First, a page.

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Clemson Playmaker to Watch: Freshman Will Taylor

Clemson freshman Will Taylor might be a Tiger who can generate a spark for the offense in Saturday's game against S.C. State at 5 p.m.

Clemson had a notable lack of offensive playmakers in last Saturday's loss to Georgia. 

Receiver Joseph Ngata, and his 110 yards, was the highlight player for that side of the ball. To be fair, the Tigers didn't show much creativity on offense, but there was one new element added that nobody had ever seen, and it might be a sign of things to come. 

Fourth-string quarterback Will Taylor, who's also listed as a receiver, came into the huge game against Georgia. He lined up behind center and ran a zone-read play in which he handed the ball off instead of keeping it and trying to get to the edge. 

It was a planned play that the Tigers installed to use in Week 1, despite Taylor being a true freshman who didn't join the team until the summer. 

"It was a situation that, especially trying to generate a run game, we may need a spark, and his legs may have given us a spark," Clemson offensive coordinator Tony Elliott said. "So, we tried to get him in there. He made the right read. It was a decision read on the defensive end. He didn’t react and become in conflict enough for him to pull the ball. But I would’ve liked to see have seen him pull it because I think he could’ve got the edge, and if he would’ve got loose, then that would’ve been a big play. But it was part of the plan.”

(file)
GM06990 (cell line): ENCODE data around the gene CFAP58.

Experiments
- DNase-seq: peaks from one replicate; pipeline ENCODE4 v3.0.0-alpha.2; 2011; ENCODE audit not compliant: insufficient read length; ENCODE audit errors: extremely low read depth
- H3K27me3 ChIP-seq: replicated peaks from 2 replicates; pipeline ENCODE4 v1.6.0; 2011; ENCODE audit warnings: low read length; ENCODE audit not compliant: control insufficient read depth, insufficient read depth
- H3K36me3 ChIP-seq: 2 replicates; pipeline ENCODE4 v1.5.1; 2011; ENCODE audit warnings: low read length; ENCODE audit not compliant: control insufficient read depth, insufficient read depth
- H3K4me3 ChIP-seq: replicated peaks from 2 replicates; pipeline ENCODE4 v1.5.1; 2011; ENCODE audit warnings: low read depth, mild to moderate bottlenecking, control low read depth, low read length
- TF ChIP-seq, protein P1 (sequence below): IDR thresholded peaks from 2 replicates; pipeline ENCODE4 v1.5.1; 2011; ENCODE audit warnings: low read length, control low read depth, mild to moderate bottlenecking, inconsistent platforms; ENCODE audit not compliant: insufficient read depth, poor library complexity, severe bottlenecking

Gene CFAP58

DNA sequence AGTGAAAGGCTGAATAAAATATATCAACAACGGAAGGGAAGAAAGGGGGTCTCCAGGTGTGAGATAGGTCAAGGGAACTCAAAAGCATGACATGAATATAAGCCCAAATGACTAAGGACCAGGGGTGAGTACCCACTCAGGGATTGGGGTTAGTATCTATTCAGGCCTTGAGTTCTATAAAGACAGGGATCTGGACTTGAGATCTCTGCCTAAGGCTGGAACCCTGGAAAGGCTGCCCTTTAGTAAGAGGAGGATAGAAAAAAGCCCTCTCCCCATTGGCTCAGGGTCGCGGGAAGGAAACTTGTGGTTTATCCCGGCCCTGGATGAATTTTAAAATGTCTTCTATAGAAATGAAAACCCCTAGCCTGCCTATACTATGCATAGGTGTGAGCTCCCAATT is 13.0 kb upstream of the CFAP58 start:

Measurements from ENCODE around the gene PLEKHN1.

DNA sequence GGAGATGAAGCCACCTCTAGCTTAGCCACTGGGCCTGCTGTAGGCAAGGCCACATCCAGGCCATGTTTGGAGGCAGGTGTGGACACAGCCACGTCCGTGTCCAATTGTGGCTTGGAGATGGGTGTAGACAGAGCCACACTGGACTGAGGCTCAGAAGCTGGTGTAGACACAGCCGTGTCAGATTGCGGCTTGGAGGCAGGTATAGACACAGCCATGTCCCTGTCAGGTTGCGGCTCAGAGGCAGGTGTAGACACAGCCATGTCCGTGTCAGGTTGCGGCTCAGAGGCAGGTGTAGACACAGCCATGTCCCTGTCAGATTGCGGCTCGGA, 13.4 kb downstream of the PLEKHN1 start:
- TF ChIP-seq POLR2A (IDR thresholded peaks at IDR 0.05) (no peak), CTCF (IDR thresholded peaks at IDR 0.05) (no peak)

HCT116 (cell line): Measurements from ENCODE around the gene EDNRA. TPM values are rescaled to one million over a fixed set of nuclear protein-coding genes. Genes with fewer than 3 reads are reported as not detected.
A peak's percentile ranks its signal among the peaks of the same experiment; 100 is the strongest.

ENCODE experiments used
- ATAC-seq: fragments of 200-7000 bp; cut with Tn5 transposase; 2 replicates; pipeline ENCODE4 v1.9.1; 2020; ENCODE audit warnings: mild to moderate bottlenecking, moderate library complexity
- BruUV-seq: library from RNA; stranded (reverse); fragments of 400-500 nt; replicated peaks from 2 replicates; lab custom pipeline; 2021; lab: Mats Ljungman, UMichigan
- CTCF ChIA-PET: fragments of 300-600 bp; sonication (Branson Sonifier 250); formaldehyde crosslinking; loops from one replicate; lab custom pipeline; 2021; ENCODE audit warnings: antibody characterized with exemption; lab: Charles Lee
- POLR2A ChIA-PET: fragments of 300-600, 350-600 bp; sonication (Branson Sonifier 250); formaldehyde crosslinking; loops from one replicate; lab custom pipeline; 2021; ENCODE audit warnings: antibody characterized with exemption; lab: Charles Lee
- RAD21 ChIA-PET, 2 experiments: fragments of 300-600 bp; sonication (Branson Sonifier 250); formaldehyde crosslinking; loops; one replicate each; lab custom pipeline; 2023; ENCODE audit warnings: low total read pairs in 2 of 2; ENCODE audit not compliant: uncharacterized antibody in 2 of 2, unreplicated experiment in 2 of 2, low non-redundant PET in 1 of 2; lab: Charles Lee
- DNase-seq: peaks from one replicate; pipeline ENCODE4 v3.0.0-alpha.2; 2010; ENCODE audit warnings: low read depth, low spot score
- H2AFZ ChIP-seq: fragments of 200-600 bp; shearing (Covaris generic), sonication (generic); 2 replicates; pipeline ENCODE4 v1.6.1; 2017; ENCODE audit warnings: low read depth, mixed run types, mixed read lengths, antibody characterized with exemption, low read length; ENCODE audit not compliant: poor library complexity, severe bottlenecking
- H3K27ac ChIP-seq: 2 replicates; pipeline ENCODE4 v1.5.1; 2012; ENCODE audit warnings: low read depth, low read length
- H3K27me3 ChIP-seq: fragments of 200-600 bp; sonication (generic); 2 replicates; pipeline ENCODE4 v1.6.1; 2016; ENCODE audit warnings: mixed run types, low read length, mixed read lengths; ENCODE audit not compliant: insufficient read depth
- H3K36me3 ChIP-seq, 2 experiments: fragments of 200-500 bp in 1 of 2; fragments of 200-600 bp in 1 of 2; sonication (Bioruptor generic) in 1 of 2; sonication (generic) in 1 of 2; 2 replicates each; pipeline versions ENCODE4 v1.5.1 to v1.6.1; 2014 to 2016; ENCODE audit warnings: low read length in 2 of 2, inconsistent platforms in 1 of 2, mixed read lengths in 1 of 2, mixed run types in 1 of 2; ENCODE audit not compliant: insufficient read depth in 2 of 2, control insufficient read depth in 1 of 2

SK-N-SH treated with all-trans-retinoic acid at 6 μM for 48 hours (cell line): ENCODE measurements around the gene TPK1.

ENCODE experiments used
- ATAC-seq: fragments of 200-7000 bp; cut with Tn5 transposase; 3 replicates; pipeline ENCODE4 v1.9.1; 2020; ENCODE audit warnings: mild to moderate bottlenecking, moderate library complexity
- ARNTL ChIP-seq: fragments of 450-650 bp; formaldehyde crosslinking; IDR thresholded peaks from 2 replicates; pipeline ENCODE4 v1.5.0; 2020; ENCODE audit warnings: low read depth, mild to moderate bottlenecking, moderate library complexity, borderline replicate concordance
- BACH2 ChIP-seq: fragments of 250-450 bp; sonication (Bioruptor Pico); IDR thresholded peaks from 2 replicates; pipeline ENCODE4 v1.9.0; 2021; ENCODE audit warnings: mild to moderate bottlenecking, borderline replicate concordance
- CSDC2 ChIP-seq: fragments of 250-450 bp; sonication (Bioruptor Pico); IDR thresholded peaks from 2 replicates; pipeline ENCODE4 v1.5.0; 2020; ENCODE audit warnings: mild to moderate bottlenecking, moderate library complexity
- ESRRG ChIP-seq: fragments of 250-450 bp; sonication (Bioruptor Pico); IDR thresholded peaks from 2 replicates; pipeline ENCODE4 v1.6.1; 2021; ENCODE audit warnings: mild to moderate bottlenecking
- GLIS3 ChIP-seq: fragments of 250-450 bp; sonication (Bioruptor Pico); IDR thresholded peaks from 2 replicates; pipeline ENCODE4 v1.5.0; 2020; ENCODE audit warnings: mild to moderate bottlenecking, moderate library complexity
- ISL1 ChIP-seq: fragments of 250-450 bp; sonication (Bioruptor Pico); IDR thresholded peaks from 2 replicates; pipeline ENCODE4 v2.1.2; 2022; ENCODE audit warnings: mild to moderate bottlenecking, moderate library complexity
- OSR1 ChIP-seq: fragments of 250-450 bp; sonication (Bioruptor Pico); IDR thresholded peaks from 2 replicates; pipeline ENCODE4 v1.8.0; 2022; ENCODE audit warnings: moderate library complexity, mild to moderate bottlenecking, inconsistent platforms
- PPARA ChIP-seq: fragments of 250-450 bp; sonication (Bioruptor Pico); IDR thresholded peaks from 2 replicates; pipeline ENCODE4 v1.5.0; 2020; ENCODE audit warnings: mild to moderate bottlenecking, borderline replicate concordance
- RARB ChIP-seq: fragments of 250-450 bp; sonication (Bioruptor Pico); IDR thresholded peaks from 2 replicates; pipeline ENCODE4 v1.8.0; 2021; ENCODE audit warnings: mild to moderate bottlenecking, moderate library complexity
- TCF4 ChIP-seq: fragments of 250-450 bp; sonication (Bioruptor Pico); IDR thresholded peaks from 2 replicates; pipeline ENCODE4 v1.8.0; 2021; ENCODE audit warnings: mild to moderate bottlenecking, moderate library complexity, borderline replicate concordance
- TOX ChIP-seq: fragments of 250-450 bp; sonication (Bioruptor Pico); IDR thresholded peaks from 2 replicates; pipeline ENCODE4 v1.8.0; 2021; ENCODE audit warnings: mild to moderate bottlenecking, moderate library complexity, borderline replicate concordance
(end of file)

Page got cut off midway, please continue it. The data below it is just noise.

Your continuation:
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It's a wrinkle that Tiger fans could see more of Saturday when No. 5 Clemson opens up its home schedule against S.C. State at 5 p.m. Taylor was a baseball and football star from Dutch Fork High School in Columbia, S.C., and he turned down a chance to play professionally on the diamond to play two sports for the Tigers.

Taylor is a superb athlete who coaches and players have raved about since August. He already got punt return opportunities against Georgia, so they're committed to getting the ball in his hands. 

Keep an eye on Taylor when he's on the field. He could become an intriguing "gadget" player for Clemson and might be an option at receiver to help a sluggish passing attack. 

“I think that you guys, down the road, are going to see how electric No. 16 is," Elliott said.

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